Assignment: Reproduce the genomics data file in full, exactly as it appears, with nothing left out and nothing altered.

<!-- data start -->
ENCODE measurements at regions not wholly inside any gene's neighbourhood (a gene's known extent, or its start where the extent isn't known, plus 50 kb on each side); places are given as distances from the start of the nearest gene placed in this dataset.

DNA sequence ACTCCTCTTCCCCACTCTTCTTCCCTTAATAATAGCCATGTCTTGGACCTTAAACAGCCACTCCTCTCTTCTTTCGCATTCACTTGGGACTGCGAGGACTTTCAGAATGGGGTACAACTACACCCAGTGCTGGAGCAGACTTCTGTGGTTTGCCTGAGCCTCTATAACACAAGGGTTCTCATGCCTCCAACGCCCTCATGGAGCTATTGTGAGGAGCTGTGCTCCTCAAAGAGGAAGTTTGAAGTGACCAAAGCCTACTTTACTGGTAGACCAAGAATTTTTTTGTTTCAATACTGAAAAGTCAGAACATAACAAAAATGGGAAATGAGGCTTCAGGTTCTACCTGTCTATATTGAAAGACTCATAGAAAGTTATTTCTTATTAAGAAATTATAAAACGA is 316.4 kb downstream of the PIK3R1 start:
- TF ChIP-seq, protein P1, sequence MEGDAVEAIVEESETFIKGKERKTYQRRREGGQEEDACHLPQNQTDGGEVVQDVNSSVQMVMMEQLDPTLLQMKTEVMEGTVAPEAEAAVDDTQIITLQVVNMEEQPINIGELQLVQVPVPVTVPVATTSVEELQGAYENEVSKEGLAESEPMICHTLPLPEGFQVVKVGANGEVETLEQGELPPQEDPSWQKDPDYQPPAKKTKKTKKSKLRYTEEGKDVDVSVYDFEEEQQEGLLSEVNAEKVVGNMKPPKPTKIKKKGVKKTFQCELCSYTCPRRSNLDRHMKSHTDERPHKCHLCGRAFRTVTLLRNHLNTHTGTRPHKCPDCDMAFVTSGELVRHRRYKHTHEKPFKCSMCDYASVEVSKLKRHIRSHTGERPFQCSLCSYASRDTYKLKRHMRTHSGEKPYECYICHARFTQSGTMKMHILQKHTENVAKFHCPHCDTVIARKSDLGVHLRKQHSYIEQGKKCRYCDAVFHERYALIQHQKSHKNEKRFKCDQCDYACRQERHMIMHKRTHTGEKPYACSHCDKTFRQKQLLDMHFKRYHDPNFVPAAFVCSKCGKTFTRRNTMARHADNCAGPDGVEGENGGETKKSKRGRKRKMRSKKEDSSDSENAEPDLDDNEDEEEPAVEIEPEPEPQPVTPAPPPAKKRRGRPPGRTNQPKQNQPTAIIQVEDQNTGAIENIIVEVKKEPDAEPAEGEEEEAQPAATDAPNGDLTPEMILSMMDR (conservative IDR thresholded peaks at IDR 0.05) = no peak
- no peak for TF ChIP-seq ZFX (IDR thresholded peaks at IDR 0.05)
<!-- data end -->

ENCODE measurements at regions not wholly inside any gene's neighbourhood (a gene's known extent, or its start where the extent isn't known, plus 50 kb on each side); places are given as distances from the start of the nearest gene placed in this dataset.

DNA sequence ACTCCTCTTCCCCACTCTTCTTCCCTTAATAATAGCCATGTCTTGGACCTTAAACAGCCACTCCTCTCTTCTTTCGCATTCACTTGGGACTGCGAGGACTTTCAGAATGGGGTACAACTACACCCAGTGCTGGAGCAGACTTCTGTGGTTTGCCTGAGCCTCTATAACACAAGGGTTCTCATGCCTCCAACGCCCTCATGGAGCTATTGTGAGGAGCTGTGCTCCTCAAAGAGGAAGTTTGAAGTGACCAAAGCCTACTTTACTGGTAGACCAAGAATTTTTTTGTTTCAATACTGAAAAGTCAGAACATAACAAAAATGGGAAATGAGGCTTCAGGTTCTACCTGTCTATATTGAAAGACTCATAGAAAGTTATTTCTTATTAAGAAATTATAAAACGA is 316.4 kb downstream of the PIK3R1 start:
- TF ChIP-seq, protein P1, sequence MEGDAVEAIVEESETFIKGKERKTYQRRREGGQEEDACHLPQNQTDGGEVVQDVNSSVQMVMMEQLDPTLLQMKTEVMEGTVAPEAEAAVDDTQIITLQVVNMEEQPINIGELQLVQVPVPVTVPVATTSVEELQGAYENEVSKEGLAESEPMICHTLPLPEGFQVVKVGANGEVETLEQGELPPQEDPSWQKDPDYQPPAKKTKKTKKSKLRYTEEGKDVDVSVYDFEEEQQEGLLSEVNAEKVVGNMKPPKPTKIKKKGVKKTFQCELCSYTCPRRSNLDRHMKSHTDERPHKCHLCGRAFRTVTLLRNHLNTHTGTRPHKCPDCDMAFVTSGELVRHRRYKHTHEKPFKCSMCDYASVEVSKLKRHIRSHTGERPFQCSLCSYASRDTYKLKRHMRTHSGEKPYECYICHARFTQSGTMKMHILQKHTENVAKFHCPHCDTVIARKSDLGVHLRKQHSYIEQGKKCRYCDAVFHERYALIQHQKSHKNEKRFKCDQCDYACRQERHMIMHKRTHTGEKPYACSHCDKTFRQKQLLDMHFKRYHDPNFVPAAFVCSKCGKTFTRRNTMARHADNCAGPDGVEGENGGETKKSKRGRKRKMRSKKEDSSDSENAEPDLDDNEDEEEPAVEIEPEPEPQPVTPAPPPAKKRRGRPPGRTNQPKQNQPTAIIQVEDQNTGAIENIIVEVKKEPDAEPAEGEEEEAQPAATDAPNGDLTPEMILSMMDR (conservative IDR thresholded peaks at IDR 0.05) = no peak
- no peak for TF ChIP-seq ZFX (IDR thresholded peaks at IDR 0.05)